Saint Justin's Church, Frankfurt-Höchst
The Carolingian Saint Justin's Church in Frankfurt-Höchst is the oldest building in Frankfurt/Main and one of the oldest churches still existing in Germany. It is dedicated to Saint Justin the Confessor.
On the one hand, St. Justin's is important for its stonework (the Carolingian capitals and the late gothic north doorway), and on the other hand, it is important as being one of the few nearly completely surviving early medieval churches - which has been continuously used for around 1200 years.
History of the church
Archbishop Odgar of Mainz (826-847) established the church of Justin the Confessor in Höchst, and his successor, Rabanus Maurus, made the final consecration in around 850. It did not really serve as a parish church then, but as a symbol for the power of the Electorate of Mainz proximate to the royal court at Frankfurt. The relics of St. Justin the Confessor were brought into the new church, where they remained for about 450 years.
A particular synod of Mainz was held at the church in 1024, and in 1090 it became a Benedictine monastic church of St. Alban's Abbey, Mainz, as well as a parish church. In 1298 the relics of St. Justin were transferred to the mother house, and the church consecrated to St. Margaret, though its dedication to St. Justin remains to this day.
In 1441 it became a monastic church of the Hospital Brothers of St. Anthony, because since 1419 it was only used as a parish church. The Antoniter order built the late gothic chancel and made numerous alterations. It ceased to be a monastic church after secularization in 1802.
The Carolingian basilica
The original church was a six-bay basilica with three sanctuaries and apses at the east end. The entrance was originally at the west end of the central nave, but is now on the north side of the church at the northern sanctuary. The aisle windows have been replaced, and late gothic chapels were added on the north side. Also the apses were removed following the alterations.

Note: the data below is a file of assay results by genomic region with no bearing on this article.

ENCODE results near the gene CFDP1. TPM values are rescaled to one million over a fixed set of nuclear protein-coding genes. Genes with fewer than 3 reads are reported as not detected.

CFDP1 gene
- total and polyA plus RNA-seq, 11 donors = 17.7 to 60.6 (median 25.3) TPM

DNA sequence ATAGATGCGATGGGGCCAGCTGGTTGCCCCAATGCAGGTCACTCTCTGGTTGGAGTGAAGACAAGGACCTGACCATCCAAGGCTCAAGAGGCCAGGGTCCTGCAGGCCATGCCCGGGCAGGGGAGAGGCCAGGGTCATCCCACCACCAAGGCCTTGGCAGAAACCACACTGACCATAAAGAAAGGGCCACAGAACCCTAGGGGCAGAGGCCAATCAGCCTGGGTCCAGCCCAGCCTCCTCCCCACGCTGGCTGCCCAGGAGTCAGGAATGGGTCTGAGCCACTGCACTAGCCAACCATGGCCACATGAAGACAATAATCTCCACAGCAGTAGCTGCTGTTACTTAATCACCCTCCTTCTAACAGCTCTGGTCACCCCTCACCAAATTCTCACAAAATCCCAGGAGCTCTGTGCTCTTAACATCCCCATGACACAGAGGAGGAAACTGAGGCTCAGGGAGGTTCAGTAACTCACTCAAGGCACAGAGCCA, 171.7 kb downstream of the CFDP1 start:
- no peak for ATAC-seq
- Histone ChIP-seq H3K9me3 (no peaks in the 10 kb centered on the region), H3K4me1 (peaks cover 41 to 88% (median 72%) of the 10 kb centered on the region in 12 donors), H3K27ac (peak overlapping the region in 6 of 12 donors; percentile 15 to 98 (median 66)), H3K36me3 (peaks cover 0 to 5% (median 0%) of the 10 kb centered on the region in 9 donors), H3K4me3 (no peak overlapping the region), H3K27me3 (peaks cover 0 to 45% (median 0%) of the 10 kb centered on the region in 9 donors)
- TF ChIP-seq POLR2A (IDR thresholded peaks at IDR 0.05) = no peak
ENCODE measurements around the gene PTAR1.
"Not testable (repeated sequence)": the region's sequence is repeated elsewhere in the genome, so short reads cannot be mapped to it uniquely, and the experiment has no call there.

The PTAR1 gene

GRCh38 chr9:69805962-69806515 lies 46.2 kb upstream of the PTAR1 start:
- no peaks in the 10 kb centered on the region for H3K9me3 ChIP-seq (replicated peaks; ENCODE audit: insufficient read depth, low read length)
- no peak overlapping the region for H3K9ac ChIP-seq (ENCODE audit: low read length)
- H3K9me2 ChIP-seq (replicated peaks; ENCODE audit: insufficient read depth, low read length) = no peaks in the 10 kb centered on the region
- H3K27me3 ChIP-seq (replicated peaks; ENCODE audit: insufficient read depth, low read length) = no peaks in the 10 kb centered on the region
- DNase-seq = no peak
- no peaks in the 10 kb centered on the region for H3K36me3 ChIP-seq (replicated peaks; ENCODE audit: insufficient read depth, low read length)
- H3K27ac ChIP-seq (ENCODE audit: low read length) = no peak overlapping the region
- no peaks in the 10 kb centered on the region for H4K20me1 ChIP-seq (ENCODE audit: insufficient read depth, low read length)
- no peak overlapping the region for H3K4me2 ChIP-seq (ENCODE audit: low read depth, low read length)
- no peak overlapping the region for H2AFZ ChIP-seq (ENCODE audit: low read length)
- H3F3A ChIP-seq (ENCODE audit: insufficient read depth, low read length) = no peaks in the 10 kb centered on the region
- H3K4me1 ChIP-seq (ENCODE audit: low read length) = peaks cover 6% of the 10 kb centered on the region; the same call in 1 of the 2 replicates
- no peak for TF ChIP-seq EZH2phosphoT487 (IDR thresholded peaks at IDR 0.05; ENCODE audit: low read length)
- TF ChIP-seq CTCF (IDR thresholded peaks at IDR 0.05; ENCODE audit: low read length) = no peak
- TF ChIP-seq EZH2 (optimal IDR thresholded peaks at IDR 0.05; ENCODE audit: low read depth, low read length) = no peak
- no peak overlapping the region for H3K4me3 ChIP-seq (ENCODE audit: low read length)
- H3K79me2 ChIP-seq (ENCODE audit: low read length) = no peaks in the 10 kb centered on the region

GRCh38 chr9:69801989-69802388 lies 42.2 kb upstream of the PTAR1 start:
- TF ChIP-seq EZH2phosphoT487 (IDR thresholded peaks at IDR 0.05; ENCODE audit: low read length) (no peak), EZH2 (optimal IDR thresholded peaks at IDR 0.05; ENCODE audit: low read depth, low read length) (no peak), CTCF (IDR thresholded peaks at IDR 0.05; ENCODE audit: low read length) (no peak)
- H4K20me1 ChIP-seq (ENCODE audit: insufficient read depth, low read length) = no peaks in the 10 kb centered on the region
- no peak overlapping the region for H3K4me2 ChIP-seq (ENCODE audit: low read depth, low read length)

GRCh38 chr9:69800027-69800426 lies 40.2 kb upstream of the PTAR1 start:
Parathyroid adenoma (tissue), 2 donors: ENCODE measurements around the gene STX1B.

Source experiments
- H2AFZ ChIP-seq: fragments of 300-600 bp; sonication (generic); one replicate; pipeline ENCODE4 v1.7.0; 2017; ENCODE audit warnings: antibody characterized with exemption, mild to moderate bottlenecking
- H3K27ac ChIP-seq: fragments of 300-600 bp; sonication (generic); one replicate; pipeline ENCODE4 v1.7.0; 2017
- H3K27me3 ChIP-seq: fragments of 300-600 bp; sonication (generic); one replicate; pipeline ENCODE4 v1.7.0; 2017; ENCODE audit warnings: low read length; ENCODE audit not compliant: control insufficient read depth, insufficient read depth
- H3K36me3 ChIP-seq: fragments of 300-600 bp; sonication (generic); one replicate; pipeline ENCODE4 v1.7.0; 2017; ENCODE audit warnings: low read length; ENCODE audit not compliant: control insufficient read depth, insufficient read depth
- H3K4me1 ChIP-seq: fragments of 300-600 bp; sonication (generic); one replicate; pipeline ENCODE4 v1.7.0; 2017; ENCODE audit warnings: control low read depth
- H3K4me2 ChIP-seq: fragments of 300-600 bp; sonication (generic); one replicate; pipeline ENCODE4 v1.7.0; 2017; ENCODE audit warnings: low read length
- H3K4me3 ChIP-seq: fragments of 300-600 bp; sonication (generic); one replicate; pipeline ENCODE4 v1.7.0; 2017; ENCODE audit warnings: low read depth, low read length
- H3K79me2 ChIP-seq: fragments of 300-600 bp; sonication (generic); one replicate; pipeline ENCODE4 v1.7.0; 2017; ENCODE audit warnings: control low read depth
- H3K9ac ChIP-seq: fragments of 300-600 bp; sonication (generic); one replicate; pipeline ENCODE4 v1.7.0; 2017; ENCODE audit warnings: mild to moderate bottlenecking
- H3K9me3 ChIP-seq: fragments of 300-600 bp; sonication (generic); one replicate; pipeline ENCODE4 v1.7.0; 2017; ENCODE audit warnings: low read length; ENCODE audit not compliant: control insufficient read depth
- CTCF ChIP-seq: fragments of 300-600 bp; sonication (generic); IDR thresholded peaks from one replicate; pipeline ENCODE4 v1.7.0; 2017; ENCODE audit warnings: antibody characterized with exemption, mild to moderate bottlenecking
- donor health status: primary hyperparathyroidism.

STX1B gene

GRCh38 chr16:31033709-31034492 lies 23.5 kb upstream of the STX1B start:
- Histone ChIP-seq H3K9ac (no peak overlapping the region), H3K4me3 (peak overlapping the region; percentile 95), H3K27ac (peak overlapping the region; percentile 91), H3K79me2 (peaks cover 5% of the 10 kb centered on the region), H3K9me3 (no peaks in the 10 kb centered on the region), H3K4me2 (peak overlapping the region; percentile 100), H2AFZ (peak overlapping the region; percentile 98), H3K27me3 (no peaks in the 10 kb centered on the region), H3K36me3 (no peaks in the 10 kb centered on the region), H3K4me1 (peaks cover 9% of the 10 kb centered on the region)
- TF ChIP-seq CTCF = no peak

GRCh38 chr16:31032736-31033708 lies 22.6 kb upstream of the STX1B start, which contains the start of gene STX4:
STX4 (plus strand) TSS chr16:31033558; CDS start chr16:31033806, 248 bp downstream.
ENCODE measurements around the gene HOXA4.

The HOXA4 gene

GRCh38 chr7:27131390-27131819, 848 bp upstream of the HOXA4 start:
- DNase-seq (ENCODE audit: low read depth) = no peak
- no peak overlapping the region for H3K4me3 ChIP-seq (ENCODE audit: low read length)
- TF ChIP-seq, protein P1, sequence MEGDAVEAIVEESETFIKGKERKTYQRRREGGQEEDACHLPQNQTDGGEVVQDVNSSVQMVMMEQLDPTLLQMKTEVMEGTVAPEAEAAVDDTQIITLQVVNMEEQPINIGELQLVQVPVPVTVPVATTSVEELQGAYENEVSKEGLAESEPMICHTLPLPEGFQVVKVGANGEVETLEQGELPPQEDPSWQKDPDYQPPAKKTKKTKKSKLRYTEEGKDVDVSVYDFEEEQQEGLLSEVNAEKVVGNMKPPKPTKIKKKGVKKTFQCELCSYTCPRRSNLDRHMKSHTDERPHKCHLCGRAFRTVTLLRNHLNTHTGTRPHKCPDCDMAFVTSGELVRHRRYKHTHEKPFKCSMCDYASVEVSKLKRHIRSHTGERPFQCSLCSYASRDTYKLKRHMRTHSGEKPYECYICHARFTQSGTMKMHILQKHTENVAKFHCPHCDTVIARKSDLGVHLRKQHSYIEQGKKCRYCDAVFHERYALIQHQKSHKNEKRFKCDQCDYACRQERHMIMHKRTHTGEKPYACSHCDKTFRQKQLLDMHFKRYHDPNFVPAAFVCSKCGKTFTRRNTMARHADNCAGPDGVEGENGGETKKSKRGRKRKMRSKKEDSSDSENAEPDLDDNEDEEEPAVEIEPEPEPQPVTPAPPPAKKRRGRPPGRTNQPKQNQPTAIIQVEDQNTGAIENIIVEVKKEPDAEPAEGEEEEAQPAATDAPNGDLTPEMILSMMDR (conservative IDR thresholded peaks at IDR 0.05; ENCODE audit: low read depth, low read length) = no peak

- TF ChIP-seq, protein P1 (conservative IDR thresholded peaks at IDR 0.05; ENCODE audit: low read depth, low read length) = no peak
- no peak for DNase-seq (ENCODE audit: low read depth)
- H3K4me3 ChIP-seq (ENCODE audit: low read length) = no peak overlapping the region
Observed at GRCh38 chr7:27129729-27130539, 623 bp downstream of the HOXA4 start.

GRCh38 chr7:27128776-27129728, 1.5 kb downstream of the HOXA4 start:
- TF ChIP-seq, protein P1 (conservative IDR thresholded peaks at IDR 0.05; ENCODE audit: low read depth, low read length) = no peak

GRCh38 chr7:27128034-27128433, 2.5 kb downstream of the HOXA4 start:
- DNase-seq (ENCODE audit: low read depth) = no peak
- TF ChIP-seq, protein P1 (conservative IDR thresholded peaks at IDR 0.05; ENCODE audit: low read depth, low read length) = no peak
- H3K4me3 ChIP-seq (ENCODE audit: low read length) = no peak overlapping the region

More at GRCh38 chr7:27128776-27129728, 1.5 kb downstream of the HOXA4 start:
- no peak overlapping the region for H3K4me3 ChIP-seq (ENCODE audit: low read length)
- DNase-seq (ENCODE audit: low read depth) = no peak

The remainder of the Carolingian work is however intact: the two other sanctuaries, the central nave with small round-arched clerestory windows, the flat ceiling, the aisles, and at the top of the two sets of five columns - Corinthian capitals, which belong to the most important works of Carolingian art.
Late gothic additions
Up to the end of the affiliation with the Benedictine monastery of Saint Alban in 1419, the church had hardly changed structurally. In the 1420s the southern Carolingian sanctuary was replaced by a gothic Holy Cross chapel, in the place of today's vestry. To the northern aisle, three further chapels were added.
The high choir (chancel)
In 1441, the rules of the Augustinian choir master, under the Antoniter order, required a larger choir, and so a high choir (chancel) was built with a polygonal apsidal end and seven windows. The chancel was clearly higher than the original basilica, and this contrast is certainly visible today. The original vaulting in the chancel had to be taken down in 1523 due to danger of collapse, and is now replaced with a flat ceiling.
Construction which commenced in 1441 are the works of the so-called Frankfurt school, under the master builder Madern Gerthener. The most important builder in Höchst was Steffan von Irlebach, son-in-law of Gerthener, as well as the stonemason Peter Wale, who worked with Gerthener on the Frankfurt Cathedral tower.
Taken from the German Wikipedia article Justinuskirche
- References cited in the German Wikipedia article Justinuskirche:
- Metternich, Wolfgang: Justinuskirche Frankfurt/Höchst. Schnell Kunstführer Nr. 1215, Munich/Zurich, 1980.
- Metternich, Wolfgang: Die Justinuskirche in Frankfurt am Main. Ein Bauwerk von nationaler Bedeutung. Verlag Waldemar Kramer, Frankfurt am Main, 1987,
- Haberland, Ernst-Dietrich: Madern Gerthener "der stadt franckenfurd werkmeister". Baumeister und Bildhauer der Spätgotik. Knecht, Frankfurt, 1992.
- Prestel Städteführer Frankfurt am Main, Munich, 1990.
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